Apparently, I threw one faithful reader for a loop yesterday when I agreed with Nobel Prize-winning economist Robert Shiller's assessment that the U.S. economy "is still weak and vulnerable." Here's what Rick H. wrote in to say: "Is the always optimistic, super bullish and esteemed Louis Basenese suddenly becoming more pragmatic, perhaps even pessimistic? Say it ain't so!"
Well, it ain't so!
A bit of clarification is in order: I agree with Shiller that the U.S. economy is vulnerable, not that it's weak. I mean, with so much debt and money printing, there's a lot that could go wrong with Bernanke's grand monetary experiment. Not to mention that politicians still don't seem to care about holding the economy hostage (again and again) as they hash out their ideological differences.
Both conditions certainly make the economy vulnerable. However, that doesn't mean we're on the brink of another collapse or one step away from being put on life support. To the contrary, there are several bastions of strength that suggest the U.S. economy is becoming less and less vulnerable.
Just ask Nomura's strategist, Michael Kurtz. In his outlook for 2014, titled "The End of the End of the World," he noted,
The Global Financial Crisis is over. Not that clocks have simply rewound to 2006, but: The U.S. property market has been recovering for no less than 20 months, the U.S. household balance sheet is largely repaired and the U.S.-China current account imbalance [is now] vastly reduced.
Rick H., if that's not enough to convince you, here's an undeniably optimistic chart just for you…
Consumers Step on the Gas
With the holiday shopping season underway, everyone is laser-focused on consumer spending habits. After all, the consumer accounts for a sizable 42% of U.S. GDP. But holiday shopping is a one-off event. It's dangerous to make sweeping assumptions about the health of the consumer - and, in turn, the economy - based on a brief spurt of activity.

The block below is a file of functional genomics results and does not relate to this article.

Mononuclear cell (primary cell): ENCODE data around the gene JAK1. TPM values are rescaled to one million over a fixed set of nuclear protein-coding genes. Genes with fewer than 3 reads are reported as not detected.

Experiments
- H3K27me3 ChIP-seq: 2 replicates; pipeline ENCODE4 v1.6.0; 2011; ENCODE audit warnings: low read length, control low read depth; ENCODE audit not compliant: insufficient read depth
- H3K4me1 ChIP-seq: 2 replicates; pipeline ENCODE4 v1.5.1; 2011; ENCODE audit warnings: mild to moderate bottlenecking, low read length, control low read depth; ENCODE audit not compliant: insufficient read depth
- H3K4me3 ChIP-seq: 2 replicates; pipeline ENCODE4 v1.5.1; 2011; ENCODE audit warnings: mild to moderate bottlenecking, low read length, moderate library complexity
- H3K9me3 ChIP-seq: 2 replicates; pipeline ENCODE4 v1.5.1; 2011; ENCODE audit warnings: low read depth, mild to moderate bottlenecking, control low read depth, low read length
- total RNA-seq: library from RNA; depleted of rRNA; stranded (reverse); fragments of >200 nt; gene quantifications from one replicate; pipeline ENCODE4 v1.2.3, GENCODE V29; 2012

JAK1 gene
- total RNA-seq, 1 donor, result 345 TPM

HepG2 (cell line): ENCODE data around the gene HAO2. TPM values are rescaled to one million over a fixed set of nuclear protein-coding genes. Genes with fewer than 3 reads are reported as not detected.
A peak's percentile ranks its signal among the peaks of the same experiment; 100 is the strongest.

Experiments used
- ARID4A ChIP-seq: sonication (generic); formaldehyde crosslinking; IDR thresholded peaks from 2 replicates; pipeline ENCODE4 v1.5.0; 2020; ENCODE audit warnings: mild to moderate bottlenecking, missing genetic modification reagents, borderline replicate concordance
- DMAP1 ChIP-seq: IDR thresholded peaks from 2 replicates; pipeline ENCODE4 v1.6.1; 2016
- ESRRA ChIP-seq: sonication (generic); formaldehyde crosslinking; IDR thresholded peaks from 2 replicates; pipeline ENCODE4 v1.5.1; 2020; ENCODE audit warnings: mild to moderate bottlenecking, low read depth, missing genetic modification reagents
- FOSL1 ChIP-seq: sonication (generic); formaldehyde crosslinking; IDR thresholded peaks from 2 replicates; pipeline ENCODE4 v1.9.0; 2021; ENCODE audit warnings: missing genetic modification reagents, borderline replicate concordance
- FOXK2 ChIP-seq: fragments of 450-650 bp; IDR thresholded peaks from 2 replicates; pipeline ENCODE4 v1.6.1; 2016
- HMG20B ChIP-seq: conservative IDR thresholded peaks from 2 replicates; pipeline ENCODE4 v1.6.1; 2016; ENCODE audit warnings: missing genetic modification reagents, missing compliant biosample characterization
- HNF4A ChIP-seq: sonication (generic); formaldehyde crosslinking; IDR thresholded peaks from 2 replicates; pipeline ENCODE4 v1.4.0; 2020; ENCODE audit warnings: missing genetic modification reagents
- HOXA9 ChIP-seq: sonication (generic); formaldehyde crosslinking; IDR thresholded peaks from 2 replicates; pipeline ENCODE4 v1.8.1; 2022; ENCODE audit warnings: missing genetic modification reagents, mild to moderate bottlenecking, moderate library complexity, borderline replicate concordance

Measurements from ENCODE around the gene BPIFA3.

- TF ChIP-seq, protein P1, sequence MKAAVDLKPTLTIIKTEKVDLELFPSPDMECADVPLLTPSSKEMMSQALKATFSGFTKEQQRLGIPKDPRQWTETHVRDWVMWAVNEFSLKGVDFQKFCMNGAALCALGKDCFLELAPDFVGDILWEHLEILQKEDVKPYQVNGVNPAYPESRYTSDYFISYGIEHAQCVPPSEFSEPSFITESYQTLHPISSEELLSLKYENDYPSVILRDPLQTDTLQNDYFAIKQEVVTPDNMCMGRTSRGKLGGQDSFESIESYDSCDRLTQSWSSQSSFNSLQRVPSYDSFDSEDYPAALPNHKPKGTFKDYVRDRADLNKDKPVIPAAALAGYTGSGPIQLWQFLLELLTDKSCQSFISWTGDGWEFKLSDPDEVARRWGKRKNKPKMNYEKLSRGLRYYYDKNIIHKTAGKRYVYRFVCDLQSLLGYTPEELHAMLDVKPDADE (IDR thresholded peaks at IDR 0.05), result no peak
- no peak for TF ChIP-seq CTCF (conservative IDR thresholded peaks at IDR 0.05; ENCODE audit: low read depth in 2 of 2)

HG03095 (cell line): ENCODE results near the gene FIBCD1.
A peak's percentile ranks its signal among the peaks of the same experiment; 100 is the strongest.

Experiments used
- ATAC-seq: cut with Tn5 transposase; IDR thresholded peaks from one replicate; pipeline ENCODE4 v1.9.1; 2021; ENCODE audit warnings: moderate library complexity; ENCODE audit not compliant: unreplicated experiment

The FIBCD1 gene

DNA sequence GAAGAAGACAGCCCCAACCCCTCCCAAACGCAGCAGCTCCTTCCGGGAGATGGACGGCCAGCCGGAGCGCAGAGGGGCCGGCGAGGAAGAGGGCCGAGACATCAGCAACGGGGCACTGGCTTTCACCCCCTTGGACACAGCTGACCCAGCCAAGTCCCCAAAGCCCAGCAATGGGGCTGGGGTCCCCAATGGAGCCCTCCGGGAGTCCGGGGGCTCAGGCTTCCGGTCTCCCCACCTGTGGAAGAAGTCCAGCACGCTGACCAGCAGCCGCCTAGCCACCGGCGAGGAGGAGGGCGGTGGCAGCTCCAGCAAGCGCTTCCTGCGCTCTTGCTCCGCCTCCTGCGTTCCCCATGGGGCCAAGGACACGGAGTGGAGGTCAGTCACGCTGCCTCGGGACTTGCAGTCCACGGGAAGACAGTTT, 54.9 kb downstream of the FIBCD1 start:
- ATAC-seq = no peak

It's much more instructive to track trends over longer periods of time. Like automobile and light truck sales, for instance. Why? The answer can be found on any local radio or television ad. As they all say, "If you've got a job, you can buy a car." And if you don't, well… you can't. So car and truck sales provide insights into the health of the labor market. I think we can all agree - a stronger labor market makes for a stronger economy.
As you can see in this chart, auto sales are actually a leading indicator. They keep climbing as more and more people get back to work. Some will try to discount this connection, arguing that the official unemployment rate, known as U-3 unemployment, conveniently excludes three groups of people. I agree with the knock against U-3 and have said as much before.
Rest assured, though, that this long-term relationship between auto sales and unemployment still holds true if we use the broadest and most inclusive measure - U-6 employment. The reason I used U-3 in the graph is because the data goes back further.
With that being said, let's get to the most important thing…
Throughout the day yesterday, automakers reported November monthly sales. There's no way to interpret the data as anything but bullish…
- Land Rover reported its best November ever.
- Jaguar's sales more than doubled year-over-year.
- Mitsubishi reported 6,071 deliveries, up 62.3% from November 2012's results.
- South Korean automaker, Hyundai, reported record sales volume - delivering 56,005 cars.
- And daily sales volumes in November at Chrysler, Ford and GM were up 7.4%, collectively.
All told, WardsAuto projects that total sales for November will check in at a seasonally adjusted rate close to 16.3 million units. To put that into perspective, October light auto sales came in at a seasonally adjusted rate of only 15.17 million units. So we're talking about a sharp acceleration in only one month's time. Come Friday morning, when the Bureau of Labor Statistics releases its November jobs report, I suspect that we'll see a steady improvement, too.
Bottom line: By no means am I predicting boom times ahead for the U.S. economy. But any talk about pervasive weakness is sorely misplaced. In fact, the latest auto sales data points to a strengthening economy, not a deteriorating one.